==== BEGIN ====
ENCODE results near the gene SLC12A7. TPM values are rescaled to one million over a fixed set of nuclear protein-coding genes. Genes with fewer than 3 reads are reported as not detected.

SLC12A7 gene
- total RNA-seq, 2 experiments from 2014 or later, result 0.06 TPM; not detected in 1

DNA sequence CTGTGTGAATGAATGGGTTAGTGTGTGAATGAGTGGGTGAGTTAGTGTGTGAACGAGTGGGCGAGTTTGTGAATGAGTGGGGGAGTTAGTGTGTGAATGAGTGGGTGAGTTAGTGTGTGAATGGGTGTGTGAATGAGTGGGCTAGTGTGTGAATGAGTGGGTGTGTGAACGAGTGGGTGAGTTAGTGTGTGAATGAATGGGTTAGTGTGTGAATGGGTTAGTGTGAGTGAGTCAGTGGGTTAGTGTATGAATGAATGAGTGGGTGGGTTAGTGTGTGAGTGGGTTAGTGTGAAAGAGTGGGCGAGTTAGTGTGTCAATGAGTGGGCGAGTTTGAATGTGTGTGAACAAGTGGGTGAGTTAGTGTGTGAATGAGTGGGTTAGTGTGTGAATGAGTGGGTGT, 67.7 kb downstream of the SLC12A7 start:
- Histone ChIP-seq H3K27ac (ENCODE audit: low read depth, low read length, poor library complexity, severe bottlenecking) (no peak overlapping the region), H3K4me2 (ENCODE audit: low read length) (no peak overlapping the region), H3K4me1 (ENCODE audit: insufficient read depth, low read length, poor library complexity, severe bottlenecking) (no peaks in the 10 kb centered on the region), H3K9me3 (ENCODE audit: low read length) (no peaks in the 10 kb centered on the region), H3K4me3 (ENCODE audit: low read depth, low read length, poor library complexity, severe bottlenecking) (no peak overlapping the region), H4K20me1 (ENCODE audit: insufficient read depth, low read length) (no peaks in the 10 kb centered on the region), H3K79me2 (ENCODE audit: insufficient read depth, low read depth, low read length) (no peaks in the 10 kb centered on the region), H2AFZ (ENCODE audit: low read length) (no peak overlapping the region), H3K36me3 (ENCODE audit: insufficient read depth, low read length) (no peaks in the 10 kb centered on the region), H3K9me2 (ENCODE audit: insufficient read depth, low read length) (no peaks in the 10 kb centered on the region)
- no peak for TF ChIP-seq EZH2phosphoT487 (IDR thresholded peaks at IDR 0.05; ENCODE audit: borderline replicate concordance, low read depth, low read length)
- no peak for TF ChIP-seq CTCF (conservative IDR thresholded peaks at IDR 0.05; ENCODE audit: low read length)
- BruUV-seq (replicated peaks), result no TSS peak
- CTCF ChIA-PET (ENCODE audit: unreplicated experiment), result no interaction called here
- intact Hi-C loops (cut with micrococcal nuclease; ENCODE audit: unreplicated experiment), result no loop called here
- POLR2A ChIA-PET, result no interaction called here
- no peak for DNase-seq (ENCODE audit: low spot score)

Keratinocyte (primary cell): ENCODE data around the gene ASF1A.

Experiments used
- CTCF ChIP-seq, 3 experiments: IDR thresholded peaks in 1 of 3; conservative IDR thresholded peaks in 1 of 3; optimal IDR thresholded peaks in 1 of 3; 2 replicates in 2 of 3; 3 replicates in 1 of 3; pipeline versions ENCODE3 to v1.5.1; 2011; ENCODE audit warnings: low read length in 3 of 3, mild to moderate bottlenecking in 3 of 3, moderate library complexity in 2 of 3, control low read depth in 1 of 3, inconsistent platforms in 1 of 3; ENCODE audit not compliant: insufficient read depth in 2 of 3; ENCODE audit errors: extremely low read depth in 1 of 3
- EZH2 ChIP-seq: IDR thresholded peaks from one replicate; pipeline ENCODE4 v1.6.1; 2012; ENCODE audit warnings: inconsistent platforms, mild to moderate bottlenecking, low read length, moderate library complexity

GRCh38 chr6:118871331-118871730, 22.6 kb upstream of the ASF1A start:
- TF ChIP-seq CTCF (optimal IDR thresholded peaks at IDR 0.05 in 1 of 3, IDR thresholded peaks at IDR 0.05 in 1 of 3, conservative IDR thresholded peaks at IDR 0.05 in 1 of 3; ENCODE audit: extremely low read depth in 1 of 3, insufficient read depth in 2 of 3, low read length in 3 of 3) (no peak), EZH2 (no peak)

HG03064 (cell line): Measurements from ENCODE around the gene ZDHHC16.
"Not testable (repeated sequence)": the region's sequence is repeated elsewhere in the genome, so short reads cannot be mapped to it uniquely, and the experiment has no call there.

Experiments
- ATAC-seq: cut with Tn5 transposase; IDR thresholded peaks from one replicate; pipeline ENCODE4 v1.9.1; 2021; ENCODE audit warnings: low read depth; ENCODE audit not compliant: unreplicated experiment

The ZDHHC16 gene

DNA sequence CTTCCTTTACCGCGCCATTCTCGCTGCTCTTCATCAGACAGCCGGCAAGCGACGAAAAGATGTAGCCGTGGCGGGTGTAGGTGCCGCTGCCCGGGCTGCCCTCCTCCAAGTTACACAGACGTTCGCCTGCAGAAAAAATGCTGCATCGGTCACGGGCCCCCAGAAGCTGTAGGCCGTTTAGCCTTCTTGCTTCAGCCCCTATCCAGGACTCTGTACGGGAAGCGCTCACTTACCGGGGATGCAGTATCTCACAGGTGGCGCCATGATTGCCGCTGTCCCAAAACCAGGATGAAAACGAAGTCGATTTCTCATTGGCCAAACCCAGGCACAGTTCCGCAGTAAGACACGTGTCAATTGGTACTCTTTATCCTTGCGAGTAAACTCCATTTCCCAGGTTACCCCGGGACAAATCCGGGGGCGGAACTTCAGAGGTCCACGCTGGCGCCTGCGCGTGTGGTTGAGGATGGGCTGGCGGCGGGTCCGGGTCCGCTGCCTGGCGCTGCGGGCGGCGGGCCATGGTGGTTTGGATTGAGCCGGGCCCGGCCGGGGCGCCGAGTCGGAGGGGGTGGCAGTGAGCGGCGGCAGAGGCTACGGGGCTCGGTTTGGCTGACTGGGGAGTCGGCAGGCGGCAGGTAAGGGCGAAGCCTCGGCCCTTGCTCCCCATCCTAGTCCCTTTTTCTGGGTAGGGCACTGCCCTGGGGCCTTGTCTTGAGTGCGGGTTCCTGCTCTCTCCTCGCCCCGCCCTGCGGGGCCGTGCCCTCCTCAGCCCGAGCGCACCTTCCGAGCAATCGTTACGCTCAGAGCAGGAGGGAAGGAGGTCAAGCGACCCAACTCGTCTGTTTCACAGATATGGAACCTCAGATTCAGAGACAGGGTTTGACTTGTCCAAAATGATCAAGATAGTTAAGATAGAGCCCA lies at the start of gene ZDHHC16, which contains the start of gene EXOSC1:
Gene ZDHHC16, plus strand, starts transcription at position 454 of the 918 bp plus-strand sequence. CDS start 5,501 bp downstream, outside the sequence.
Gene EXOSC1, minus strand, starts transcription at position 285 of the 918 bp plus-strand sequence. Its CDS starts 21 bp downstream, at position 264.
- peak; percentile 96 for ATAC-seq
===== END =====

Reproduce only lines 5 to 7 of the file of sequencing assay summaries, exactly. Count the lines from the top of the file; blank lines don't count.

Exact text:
- Histone ChIP-seq H3K27ac (ENCODE audit: low read depth, low read length, poor library complexity, severe bottlenecking) (no peak overlapping the region), H3K4me2 (ENCODE audit: low read length) (no peak overlapping the region), H3K4me1 (ENCODE audit: insufficient read depth, low read length, poor library complexity, severe bottlenecking) (no peaks in the 10 kb centered on the region), H3K9me3 (ENCODE audit: low read length) (no peaks in the 10 kb centered on the region), H3K4me3 (ENCODE audit: low read depth, low read length, poor library complexity, severe bottlenecking) (no peak overlapping the region), H4K20me1 (ENCODE audit: insufficient read depth, low read length) (no peaks in the 10 kb centered on the region), H3K79me2 (ENCODE audit: insufficient read depth, low read depth, low read length) (no peaks in the 10 kb centered on the region), H2AFZ (ENCODE audit: low read length) (no peak overlapping the region), H3K36me3 (ENCODE audit: insufficient read depth, low read length) (no peaks in the 10 kb centered on the region), H3K9me2 (ENCODE audit: insufficient read depth, low read length) (no peaks in the 10 kb centered on the region)
- no peak for TF ChIP-seq EZH2phosphoT487 (IDR thresholded peaks at IDR 0.05; ENCODE audit: borderline replicate concordance, low read depth, low read length)
- no peak for TF ChIP-seq CTCF (conservative IDR thresholded peaks at IDR 0.05; ENCODE audit: low read length)